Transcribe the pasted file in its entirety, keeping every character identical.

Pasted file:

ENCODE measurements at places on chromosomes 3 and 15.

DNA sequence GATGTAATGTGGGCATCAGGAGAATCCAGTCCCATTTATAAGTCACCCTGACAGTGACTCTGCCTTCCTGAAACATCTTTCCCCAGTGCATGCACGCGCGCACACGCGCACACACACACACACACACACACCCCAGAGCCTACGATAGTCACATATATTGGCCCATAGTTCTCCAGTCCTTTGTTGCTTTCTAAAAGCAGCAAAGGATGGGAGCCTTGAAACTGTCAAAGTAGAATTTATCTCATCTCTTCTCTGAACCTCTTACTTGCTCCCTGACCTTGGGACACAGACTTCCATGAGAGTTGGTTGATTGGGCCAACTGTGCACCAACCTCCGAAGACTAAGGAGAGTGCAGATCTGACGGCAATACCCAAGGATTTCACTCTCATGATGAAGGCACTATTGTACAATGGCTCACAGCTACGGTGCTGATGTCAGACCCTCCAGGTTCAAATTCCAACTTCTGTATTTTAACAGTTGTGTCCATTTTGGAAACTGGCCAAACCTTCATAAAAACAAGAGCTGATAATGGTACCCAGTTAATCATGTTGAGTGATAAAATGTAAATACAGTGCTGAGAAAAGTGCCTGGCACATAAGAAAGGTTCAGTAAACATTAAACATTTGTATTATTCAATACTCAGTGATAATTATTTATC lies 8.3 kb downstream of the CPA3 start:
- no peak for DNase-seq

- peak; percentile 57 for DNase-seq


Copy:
ENCODE measurements at places on chromosomes 3 and 15.

DNA sequence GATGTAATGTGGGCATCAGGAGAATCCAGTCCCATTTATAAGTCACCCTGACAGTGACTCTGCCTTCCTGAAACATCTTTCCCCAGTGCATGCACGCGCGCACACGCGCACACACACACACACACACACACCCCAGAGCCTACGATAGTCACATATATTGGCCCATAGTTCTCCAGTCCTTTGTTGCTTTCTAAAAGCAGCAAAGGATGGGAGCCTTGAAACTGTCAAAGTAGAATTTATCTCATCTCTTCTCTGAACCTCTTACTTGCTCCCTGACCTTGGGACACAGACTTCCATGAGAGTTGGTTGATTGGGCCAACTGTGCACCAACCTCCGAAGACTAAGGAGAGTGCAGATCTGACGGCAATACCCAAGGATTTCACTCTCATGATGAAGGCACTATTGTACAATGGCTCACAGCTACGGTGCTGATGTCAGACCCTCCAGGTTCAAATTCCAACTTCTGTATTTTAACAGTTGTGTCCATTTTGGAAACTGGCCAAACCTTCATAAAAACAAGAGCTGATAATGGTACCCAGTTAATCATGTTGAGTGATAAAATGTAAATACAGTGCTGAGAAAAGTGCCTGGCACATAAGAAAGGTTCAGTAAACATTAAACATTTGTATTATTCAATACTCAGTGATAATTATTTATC lies 8.3 kb downstream of the CPA3 start:
- no peak for DNase-seq

- peak; percentile 57 for DNase-seq